Corrected entry: During specific scenes, volcanic gas is shown to have vaporized several city workers entirely, burned half a workers' head to the point where it appeared coal black, steamed rats, and vaporized Amy's friend. Volcanic gas in real life could burn a subject, but not instantly vaporize them like it did in the movie.
Corrected entry: When Dr. Barnes is down in the storm drain with her friend Rachel, who falls through the fissure, Rachel screams "I'm burning up!", despite being at least several hundred feet above the volcanic gas. At other points in the movie, Roark, his daughter, Barnes, and the subway rescue team are all literally within a couple feet of the lava and show no effects.
Corrected entry: At one point we see a camera's view inside a tunnel with some lava approaching it. The lava then hits the camera, and it shows noise on the screen. However this wouldn't happen, a black screen should have shown because the camera would be severely damaged by the lava so it wouldn't be able to operate any longer.
Corrected entry: This is probably the most blatant mistake in the movie: The lava in the first half of the movie is MUCH hotter than it should be. The speed at which a lava flow moves is determined by its temperature, so lava moving at that speed would be much cooler. If the lava was really as hot as it is in the movie, it would be moving as fast as the lava in the Red Line train tunnel.
Corrected entry: At the start, when we see the two cops pull up outside the church, the cops get out of the car and start to walk past the burnt out car. The cop with the brown hair walks ahead of the cop with the blonde hair, yet in the following shot, the blonde haired cop is now ahead of the other cop. (00:05:20)
Corrected entry: There is a scene where it shows one of the trucks bumping into one of the concrete dividers to help hold it still whilst the lava flows. In a few shots later, the truck and the divider get shunted back by the weight of the lava. Its simply the previous sequence of the truck reversed. (01:08:00)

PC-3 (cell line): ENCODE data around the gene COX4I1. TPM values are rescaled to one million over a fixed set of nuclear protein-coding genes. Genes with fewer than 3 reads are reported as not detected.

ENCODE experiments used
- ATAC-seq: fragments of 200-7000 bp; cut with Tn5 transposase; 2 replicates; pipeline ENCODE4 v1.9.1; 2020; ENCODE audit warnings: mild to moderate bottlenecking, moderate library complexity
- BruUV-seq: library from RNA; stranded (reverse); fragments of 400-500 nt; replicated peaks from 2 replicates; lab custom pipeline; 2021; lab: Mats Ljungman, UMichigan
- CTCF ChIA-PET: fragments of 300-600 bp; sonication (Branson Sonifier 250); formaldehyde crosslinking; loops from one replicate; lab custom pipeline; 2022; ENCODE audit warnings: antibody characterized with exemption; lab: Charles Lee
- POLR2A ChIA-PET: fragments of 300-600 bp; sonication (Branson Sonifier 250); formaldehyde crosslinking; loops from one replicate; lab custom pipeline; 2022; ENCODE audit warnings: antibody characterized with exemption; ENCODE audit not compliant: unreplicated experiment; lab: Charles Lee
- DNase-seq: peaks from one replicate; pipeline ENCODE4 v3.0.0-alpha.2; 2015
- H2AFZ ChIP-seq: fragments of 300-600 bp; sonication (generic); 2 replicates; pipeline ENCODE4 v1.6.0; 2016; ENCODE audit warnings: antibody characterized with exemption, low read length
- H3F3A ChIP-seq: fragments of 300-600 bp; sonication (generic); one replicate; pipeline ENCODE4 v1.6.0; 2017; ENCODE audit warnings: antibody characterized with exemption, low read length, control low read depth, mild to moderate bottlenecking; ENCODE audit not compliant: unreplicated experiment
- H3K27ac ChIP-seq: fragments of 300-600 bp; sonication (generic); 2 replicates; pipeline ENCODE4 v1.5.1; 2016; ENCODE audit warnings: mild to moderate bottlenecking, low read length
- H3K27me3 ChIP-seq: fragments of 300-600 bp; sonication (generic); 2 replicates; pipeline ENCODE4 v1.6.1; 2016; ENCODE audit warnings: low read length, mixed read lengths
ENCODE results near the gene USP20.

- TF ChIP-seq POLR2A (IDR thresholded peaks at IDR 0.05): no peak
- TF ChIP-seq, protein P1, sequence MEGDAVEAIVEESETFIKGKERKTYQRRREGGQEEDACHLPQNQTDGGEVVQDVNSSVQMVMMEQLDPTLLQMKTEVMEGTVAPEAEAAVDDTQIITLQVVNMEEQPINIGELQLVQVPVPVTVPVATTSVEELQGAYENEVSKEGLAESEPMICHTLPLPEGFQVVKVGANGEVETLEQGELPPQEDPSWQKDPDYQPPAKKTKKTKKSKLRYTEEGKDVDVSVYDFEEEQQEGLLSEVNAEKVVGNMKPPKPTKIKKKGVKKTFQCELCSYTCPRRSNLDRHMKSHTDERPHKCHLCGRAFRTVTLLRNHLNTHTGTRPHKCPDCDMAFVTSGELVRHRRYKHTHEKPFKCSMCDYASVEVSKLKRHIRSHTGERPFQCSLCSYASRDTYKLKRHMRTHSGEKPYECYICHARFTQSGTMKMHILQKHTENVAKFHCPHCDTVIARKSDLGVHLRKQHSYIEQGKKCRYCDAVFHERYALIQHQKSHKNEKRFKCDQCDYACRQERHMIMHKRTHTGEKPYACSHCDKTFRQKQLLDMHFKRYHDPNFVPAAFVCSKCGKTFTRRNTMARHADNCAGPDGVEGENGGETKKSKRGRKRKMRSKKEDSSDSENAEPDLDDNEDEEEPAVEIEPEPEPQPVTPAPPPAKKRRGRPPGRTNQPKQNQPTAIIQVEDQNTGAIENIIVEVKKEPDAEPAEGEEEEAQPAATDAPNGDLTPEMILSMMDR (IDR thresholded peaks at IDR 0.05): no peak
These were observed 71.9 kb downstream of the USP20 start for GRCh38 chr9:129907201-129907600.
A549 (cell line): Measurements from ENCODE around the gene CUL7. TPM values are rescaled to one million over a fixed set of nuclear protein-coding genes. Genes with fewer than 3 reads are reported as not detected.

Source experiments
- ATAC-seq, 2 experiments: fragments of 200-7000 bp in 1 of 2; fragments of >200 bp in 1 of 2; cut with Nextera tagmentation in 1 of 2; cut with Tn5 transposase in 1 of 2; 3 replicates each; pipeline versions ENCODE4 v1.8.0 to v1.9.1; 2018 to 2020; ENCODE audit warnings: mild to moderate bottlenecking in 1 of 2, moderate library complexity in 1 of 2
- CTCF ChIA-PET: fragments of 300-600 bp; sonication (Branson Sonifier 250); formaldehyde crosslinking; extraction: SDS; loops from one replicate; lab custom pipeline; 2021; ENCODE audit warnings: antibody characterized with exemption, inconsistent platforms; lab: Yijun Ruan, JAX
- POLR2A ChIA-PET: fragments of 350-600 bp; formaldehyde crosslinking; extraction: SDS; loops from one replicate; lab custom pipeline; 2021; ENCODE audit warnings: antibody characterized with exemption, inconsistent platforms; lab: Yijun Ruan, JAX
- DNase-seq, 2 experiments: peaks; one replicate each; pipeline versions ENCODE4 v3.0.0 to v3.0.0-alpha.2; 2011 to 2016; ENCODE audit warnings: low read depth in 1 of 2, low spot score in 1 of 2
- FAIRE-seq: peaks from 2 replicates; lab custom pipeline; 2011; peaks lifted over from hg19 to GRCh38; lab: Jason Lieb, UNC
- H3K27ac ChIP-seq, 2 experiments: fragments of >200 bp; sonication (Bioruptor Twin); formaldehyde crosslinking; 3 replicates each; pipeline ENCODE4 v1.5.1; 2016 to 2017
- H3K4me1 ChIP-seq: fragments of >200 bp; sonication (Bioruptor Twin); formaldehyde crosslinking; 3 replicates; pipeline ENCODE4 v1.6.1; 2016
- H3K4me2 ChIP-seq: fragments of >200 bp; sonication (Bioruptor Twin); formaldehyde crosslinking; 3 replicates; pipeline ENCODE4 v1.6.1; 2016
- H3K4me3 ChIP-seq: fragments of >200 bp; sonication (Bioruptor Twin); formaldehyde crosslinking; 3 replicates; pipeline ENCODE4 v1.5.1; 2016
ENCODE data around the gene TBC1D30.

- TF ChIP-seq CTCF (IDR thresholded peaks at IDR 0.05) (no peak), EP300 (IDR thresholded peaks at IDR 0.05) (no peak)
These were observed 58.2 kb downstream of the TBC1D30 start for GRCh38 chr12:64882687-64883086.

Corrected entry: Many of the helicopters fly through a heavy ash fall to dump water on the lava. All that ash falling through the air should clog up the engines of the helicopters and shut them down - as was the case with all the police cars that one character said were stuck on the freeway because the ash seized up their engines.
Corrected entry: The blonde volcano expert says something about rocks floating on the molten magma mantle. This is not true; the mantle is not molten magma.
Corrected entry: In the scene where they are allowing the lava to pool, all of the firefighters are in heavy gear, while the reporters are not. The heat from the lava should have been so intense that they would have been heavily burned from it.
Corrected entry: The lava ignites everything it touches or gets near to. Why not the little dog in the house?
Corrected entry: Near the beginning there is a train pulling into (out of?) the subway station and you can see the reflection of the cameraman and his camera in the glass of the train.
Corrected entry: In the scene where all the firemen are standing at and on top of the concrete spraying water onto the lava which is right up against the barrier- as a fireman, myself there is no way they would be able to stand anywhere near the concrete barrier due to the heat and the gases lava gives off. The water being sprayed on would also be useless due to the heat that would make the water evaporate before it went anywhere near the lava.
Corrected entry: When the fireman is swinging the ladder with Tommy, Anne, and the other guy over the lava, the down-the-ladder shots are still, then you cut back to the wide angle and it is still moving.
Corrected entry: After Anne Heche comes out of the hole (after her friend/colleague was burned to death)she takes off her silver overall suit. Her jacket hangs off her shoulders, around her arms. In the following close-up the jacket is over her shoulders again, and in the next scene it once again hangs off her shoulders, around her arms.
Corrected entry: A volcano could never happen in Los Angeles. The earth's crust (and portions of the mantle) are made up of plates, which move about in three ways: divergent, convergent, and transform. In L.A. we have a transform boundary, which means the plates slide alongside one another, accounting for the many earthquakes in California. Volcanoes happen along convergent boundaries, where a plate subducts under another, goes deep into the mantle and hence melts, then rises back to the surface as magma. The entire "Ring of Fire" is made up of such boundaries. As this type of boundary does not exist along California, a volcano is effectively impossible until the plate movements change (which would take millions of years).
Corrected entry: The lava flowing through the Red Line train tunnel was under very high pressure. Why didn't it erupt out of the access shaft that they used to lower the camera down into the tunnel, and for that matter, out of all the other access shafts as well?